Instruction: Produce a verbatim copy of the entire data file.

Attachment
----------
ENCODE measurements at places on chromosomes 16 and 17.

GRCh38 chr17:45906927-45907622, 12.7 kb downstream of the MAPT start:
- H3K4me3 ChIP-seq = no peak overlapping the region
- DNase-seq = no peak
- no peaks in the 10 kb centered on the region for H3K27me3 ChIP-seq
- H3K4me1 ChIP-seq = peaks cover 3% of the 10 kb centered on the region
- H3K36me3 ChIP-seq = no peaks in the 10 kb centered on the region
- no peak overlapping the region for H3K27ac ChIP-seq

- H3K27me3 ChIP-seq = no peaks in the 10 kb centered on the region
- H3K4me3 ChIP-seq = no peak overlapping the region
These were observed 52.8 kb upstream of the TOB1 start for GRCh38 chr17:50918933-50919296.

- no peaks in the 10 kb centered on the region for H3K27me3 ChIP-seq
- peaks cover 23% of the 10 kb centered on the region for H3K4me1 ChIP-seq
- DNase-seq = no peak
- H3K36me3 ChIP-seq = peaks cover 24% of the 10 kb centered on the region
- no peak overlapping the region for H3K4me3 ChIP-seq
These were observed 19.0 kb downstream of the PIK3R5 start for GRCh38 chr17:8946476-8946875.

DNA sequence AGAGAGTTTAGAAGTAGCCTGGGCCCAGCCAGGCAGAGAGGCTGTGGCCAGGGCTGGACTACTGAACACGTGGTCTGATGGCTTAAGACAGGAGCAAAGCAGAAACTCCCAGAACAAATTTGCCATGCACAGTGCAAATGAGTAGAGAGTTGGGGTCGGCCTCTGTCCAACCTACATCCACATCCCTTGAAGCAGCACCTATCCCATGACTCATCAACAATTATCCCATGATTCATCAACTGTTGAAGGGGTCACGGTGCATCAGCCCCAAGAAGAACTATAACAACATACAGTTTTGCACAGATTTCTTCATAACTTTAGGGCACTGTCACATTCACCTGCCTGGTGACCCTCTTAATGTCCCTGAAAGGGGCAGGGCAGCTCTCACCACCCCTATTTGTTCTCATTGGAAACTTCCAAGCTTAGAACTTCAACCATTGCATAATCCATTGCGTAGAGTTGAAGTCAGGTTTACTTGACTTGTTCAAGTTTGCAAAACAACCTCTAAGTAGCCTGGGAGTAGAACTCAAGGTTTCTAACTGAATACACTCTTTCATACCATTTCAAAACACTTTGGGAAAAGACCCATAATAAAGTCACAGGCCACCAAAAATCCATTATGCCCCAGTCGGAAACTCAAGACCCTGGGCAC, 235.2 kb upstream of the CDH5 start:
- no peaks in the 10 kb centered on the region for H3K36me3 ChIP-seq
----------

ENCODE measurements at places on chromosomes 16 and 17.

GRCh38 chr17:45906927-45907622, 12.7 kb downstream of the MAPT start:
- H3K4me3 ChIP-seq = no peak overlapping the region
- DNase-seq = no peak
- no peaks in the 10 kb centered on the region for H3K27me3 ChIP-seq
- H3K4me1 ChIP-seq = peaks cover 3% of the 10 kb centered on the region
- H3K36me3 ChIP-seq = no peaks in the 10 kb centered on the region
- no peak overlapping the region for H3K27ac ChIP-seq

- H3K27me3 ChIP-seq = no peaks in the 10 kb centered on the region
- H3K4me3 ChIP-seq = no peak overlapping the region
These were observed 52.8 kb upstream of the TOB1 start for GRCh38 chr17:50918933-50919296.

- no peaks in the 10 kb centered on the region for H3K27me3 ChIP-seq
- peaks cover 23% of the 10 kb centered on the region for H3K4me1 ChIP-seq
- DNase-seq = no peak
- H3K36me3 ChIP-seq = peaks cover 24% of the 10 kb centered on the region
- no peak overlapping the region for H3K4me3 ChIP-seq
These were observed 19.0 kb downstream of the PIK3R5 start for GRCh38 chr17:8946476-8946875.

DNA sequence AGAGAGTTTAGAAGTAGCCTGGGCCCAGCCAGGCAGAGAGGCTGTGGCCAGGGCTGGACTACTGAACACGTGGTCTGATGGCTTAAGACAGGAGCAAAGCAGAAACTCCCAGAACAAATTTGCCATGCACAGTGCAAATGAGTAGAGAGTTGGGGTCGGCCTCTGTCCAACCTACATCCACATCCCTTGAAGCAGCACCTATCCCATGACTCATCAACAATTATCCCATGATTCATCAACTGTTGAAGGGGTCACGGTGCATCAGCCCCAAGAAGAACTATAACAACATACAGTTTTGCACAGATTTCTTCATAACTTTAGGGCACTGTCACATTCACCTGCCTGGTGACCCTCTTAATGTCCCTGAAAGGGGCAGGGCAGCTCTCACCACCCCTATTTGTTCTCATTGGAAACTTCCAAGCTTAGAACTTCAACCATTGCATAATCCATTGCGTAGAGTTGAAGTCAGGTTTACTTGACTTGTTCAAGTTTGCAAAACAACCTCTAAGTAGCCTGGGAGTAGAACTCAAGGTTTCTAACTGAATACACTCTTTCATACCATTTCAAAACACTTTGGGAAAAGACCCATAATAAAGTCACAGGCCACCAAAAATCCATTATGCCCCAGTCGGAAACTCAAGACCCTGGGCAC, 235.2 kb upstream of the CDH5 start:
- no peaks in the 10 kb centered on the region for H3K36me3 ChIP-seq